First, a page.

Considering that reliable speech-based systems are still in the introductory market phase, voice user interfaces (VUI) have yet to be perfected for field use. A VUI differs substantially from a graphical user interface (GUI), and until recently, best practices for VUI design had not been codified. Just as early attempts to build GUIs were often laughable, early VUI designs have too often been confusing, awkward and frustrating for users. (Users have very high expectations for machine-based SR because they have spoken only to people who have remarkable flexibility and capability for disambiguation compared to computers.)

Many years of experience with SR applications in a variety of settings, including millions of telephone-based interactions with a diverse user base, have made it possible to codify best practices for building, testing and refining VUIs. Moreover, many of these best practices are built into reusable speech grammars and application architectures. While VUIs still require feedback from emergency professionals in the field to maximize performance, existing systems are sturdy enough to be applied in real-life scenarios without jeopardizing the safety of the user.

Considering the often inhospitable environment emergency professionals work in, past speech-based technology platforms have been inappropriate for use by emergency personnel due to the frequency of systems failure. However, today's generation of voice recognition technology is robust and rugged enough to work effectively in the harshest of environments. For example, emergency workers often operate in high-noise environments that make it difficult for SR engines to function at their best. However, today's SR systems incorporate microphone array and noise suppression technologies that can overcome many of the challenges posed by high-noise environments.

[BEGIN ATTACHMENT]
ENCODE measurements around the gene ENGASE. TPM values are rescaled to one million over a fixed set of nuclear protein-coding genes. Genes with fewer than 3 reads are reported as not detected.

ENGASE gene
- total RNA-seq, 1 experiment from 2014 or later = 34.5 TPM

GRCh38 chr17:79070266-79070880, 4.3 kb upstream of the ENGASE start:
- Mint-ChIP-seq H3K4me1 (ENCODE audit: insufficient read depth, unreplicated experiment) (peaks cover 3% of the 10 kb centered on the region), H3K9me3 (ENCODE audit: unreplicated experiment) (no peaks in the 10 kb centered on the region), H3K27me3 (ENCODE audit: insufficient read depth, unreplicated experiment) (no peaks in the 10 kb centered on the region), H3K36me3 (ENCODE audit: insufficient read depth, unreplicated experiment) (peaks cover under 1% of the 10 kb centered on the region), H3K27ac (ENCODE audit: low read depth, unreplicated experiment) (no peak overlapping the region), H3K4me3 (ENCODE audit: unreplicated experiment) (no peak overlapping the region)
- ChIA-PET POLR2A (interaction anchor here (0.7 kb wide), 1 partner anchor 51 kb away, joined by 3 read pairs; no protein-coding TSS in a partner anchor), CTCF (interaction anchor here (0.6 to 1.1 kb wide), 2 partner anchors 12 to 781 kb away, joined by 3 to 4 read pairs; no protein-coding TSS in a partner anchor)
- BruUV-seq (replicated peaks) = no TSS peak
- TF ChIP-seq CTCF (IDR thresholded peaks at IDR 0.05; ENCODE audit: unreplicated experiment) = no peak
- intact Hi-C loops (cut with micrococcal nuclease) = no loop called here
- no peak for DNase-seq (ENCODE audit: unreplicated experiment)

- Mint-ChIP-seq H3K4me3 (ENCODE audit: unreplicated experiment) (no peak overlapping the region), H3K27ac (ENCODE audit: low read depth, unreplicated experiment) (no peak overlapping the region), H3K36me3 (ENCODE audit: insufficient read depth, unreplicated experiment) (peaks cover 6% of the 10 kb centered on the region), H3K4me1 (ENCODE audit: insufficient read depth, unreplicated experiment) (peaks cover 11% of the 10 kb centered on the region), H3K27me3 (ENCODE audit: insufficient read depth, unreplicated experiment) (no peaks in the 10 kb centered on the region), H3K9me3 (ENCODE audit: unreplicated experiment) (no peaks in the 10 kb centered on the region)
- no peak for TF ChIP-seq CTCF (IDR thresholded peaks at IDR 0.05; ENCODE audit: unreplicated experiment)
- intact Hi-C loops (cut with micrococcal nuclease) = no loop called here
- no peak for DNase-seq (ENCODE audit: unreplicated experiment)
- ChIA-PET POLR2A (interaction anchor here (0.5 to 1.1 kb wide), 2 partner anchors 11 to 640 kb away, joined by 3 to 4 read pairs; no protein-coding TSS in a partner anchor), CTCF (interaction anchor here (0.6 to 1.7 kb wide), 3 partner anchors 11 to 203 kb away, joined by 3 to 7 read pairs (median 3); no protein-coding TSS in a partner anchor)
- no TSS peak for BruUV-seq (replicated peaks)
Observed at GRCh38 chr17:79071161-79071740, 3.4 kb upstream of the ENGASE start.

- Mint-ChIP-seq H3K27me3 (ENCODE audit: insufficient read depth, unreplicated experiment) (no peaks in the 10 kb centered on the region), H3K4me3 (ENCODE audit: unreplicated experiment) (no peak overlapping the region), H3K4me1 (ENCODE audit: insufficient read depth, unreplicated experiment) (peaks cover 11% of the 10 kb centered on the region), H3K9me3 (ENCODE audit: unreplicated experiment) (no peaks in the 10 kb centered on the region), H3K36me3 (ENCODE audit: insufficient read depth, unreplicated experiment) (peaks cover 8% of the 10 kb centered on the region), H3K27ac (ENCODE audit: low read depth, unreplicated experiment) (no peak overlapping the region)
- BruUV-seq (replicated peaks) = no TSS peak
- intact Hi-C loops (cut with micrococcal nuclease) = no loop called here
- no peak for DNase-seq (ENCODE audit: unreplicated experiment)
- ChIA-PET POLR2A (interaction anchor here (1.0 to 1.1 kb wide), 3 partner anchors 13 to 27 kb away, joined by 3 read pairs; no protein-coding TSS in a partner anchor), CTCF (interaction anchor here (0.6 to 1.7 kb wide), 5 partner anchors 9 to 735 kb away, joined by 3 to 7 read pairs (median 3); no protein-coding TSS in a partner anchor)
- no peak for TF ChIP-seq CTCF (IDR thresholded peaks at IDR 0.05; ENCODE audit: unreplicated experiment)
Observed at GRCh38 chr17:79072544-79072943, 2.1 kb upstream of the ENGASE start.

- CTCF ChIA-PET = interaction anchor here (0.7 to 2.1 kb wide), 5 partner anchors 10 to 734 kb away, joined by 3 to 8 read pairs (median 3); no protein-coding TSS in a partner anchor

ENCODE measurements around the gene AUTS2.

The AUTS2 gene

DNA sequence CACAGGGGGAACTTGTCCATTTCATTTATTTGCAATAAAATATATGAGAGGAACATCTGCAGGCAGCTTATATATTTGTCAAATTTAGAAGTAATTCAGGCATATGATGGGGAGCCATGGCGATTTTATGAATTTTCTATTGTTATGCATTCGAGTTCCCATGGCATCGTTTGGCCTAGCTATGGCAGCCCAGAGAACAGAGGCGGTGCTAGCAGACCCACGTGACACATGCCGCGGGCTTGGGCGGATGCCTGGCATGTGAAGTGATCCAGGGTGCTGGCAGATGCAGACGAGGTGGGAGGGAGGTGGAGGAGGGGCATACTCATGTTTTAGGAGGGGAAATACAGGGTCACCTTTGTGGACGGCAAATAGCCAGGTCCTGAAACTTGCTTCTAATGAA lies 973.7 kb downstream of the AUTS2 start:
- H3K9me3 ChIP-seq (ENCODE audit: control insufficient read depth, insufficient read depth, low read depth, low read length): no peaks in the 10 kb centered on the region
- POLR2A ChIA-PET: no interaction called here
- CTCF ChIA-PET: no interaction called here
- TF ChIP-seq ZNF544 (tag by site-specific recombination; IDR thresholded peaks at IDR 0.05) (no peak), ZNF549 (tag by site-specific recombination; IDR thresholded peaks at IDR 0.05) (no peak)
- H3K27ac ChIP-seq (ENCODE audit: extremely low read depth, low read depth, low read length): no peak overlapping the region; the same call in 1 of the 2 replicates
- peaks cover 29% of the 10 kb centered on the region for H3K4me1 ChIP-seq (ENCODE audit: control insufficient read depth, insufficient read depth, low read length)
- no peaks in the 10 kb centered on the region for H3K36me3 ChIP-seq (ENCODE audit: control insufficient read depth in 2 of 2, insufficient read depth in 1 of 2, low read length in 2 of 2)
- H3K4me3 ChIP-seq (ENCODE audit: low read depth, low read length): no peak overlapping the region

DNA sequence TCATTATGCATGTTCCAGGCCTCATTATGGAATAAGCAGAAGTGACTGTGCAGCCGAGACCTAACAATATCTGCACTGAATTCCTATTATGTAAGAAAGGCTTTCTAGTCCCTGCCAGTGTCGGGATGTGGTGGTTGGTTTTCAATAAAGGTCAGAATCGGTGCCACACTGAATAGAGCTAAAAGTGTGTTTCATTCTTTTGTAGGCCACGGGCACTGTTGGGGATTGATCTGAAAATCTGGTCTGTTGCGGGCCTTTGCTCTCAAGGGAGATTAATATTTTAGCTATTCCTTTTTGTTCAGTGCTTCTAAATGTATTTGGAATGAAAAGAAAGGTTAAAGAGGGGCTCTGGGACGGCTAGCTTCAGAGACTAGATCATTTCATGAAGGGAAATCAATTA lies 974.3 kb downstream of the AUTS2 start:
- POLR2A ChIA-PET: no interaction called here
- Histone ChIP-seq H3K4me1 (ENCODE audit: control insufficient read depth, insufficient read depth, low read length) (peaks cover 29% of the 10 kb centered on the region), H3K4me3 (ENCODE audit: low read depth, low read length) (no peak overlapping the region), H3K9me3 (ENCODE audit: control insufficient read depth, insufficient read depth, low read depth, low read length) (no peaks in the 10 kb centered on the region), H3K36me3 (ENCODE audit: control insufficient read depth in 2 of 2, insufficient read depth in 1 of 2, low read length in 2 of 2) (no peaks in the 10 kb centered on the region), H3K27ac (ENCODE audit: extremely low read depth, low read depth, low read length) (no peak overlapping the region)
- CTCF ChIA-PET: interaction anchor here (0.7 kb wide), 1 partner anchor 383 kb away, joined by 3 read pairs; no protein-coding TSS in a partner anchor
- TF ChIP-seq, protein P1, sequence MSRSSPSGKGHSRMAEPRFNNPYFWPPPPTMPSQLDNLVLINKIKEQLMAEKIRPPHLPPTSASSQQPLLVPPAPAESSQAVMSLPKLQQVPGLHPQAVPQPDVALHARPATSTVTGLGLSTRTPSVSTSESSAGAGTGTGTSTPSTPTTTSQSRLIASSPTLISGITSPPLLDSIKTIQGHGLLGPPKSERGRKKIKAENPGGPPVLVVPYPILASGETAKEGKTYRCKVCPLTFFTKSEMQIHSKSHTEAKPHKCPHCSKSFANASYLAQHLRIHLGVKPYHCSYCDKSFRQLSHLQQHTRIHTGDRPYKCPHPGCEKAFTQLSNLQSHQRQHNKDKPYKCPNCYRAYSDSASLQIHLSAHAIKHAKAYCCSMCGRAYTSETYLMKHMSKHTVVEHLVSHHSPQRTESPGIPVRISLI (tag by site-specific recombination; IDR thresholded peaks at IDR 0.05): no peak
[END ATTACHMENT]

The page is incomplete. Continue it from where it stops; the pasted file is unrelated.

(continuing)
According to Max Patterson, a graduate of the U.S. Secret Service Protective Operations Briefing, and a former police chief for both the Albion, Michigan, and Windsor, Connecticut, police departments, "Integrated voice-enabled capability in mobile environments is particularly important in law enforcement. Officers can be alerted if the car is stolen, or if there is any other potential danger before pulling the vehicle over. The ability to use voice rather than a keyboard to enter and access information makes the VideoWitness Patrol Car System — using Vangard Voice AccuSPEECH technology — the ideal solution for smaller law enforcement agencies. It has a much smaller footprint, costs much less than the larger systems currently available and delivers all the functionality of those larger systems."

Ready to go
After a long gestation period — including more than 20 years of laboratory research and development — automated SR is finally ready for widespread deployment. While the technology has yet to be fully adopted by government agencies, speech-based records keeping and data retrieval systems offer a number of advantages for emergency personnel.